The effects of self-harm, also known as self-injury and self-mutilation, are varied and are both physical and psychological. While the physical effects of self-injury might be obvious and harmful, the psychological effects of self-mutilation are no less damaging. People are often devastatingly tormented by both their self-harming behaviors and their desire to self-harm.
The effects of self-injury are not all bad though, and this is why some people continue to self-mutilate. Some of the positive effects of self-harm might be:1
The positive effects of self-harm, though, are temporary and are outweighed by the physical and psychological damage caused by self-mutilation.
The physical effects of self-harm can be minor, such as a scratch or small bruise or, in rare cases, life-threatening. No matter how severe though, all physical effects of self-injury indicate the unmanageable pain the person is in and the severity of the injury does not indicate the severity of the pain. Most people who self-mutilate do so more than once, so any physical effect of self-mutilation seen may indicate a worrisome behavioral pattern. (Here are the signs of self-injury, self-mutilation.)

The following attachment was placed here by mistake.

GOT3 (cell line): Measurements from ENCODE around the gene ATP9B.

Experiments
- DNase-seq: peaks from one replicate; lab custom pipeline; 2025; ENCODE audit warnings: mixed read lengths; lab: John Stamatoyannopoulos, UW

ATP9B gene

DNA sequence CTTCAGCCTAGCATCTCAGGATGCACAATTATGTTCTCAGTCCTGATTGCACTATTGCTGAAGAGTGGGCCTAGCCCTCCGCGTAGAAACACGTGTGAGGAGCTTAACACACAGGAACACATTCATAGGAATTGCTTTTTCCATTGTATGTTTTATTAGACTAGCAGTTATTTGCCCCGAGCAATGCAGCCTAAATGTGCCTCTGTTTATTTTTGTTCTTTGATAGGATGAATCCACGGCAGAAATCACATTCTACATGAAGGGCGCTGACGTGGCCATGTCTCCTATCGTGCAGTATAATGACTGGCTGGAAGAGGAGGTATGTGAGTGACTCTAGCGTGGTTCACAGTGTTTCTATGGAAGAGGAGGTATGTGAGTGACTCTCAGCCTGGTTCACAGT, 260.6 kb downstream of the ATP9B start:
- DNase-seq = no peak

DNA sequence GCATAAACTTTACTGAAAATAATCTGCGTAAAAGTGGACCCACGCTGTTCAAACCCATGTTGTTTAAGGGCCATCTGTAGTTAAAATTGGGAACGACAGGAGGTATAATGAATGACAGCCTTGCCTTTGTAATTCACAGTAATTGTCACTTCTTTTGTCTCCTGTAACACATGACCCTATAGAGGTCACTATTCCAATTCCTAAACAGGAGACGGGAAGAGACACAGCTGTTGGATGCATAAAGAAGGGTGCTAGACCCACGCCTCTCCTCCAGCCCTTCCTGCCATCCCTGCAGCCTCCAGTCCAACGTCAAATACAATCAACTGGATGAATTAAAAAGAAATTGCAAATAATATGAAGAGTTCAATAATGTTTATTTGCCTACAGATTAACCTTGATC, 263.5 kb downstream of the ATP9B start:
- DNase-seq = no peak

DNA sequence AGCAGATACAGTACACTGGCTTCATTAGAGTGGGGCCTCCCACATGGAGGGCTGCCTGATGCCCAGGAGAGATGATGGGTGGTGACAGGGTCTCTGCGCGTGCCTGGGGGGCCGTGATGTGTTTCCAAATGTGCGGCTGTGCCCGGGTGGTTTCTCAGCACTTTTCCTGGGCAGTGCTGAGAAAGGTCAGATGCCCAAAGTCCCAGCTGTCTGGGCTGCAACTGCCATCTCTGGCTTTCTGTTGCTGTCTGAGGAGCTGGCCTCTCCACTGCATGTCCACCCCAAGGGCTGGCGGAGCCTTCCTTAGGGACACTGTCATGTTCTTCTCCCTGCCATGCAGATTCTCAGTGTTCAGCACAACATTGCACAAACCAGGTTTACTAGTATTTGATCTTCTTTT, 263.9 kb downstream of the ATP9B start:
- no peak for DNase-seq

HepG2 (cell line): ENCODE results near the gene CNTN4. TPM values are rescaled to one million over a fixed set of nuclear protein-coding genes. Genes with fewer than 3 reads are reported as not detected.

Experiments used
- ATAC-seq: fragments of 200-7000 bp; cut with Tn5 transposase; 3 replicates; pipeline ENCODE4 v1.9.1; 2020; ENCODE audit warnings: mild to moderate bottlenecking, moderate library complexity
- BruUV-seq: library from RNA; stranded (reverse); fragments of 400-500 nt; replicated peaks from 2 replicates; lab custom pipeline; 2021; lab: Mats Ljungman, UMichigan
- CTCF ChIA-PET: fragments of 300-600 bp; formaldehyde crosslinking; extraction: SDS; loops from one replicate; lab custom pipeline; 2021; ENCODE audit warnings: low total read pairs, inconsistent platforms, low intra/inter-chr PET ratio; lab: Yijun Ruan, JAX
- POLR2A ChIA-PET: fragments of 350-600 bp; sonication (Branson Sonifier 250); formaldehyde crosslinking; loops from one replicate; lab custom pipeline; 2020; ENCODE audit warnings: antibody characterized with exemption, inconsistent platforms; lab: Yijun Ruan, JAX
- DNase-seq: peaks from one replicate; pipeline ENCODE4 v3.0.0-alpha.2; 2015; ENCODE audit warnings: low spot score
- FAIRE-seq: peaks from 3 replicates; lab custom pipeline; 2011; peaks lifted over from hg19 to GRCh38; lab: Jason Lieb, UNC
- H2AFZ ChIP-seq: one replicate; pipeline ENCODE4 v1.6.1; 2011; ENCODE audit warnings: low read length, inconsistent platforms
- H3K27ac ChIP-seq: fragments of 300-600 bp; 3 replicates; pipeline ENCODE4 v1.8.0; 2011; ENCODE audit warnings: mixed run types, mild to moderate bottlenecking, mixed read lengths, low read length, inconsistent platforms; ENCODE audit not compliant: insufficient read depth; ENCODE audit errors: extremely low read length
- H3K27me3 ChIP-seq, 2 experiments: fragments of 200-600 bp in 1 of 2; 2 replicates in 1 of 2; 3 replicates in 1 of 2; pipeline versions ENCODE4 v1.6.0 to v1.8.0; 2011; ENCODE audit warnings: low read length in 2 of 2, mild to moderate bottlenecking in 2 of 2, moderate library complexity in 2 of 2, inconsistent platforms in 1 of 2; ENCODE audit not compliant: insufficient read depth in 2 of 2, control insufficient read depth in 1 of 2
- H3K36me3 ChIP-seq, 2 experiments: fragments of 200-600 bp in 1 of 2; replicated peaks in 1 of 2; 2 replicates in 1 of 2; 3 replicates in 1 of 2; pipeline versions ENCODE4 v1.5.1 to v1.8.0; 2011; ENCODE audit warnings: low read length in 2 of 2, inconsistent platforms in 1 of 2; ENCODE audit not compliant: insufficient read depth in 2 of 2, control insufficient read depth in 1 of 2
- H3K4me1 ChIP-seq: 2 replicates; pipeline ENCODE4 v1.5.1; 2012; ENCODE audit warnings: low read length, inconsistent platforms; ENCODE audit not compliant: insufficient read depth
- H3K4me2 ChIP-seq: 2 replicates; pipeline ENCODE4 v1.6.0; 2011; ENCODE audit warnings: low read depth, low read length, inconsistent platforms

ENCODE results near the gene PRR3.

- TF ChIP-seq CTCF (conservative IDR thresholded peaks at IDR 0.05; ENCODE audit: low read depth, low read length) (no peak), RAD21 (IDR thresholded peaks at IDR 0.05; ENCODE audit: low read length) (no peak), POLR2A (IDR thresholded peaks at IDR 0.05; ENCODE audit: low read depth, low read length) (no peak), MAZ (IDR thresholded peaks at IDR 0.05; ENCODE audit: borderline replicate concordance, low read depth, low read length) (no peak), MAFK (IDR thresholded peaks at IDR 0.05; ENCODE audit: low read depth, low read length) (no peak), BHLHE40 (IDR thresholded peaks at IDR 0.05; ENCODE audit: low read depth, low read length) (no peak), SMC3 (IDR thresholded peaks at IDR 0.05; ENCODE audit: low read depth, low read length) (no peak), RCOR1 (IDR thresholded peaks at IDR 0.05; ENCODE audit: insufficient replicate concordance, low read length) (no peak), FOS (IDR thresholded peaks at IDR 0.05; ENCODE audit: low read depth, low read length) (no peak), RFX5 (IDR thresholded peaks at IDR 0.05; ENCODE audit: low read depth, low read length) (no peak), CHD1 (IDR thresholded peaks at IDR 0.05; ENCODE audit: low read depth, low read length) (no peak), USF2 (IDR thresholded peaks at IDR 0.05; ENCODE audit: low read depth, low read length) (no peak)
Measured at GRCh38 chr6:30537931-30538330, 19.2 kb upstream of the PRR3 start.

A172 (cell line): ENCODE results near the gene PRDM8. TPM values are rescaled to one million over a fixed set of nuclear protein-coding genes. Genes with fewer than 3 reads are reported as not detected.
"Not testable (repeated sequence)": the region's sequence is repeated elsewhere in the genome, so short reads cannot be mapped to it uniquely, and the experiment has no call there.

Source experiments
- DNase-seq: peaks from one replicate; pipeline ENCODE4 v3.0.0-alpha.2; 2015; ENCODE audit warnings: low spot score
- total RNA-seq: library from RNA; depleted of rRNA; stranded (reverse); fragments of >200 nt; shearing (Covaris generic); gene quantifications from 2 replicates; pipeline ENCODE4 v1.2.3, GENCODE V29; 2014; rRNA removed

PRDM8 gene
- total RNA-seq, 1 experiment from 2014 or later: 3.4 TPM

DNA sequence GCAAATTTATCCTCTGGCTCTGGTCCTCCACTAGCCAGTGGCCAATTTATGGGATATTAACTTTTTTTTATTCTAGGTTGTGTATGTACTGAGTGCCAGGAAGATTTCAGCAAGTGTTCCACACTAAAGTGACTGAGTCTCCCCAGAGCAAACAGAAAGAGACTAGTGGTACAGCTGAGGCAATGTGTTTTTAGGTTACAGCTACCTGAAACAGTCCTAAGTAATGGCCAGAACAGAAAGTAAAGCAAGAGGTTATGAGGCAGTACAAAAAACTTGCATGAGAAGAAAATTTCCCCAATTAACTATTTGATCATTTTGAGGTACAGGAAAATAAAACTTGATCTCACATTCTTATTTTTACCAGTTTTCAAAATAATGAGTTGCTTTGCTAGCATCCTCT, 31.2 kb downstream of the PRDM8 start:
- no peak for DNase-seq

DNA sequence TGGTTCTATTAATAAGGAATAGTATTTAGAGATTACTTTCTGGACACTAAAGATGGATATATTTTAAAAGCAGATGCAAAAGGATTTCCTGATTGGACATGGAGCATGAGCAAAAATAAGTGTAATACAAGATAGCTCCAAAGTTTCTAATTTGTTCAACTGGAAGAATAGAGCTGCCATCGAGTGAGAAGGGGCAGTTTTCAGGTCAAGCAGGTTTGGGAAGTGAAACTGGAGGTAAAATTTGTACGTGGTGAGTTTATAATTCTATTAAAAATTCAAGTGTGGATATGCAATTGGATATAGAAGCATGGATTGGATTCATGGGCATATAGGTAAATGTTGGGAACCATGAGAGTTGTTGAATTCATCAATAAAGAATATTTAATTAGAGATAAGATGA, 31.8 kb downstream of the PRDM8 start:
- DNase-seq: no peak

Some of the physical effects of self-harm and signs of self-injury include:2
Just because you can't see the harmful psychological effects of self-mutilation doesn't mean they aren't happening. Not only do strong emotions tend to drive people to self-harm, the self-harm itself, in turn, may cause strong emotional reactions. And, unfortunately, self-harm is a temporary measure that not only creates problems but also doesn't solve the problems that drove the person to self-harm in the first place.
Some of the psychological effects of self-injury include:
Harry Croft, MD (Psychiatrist)
Medical Director, HealthyPlace.com
Created on 24 August 2012 Last Updated on 04 July 2013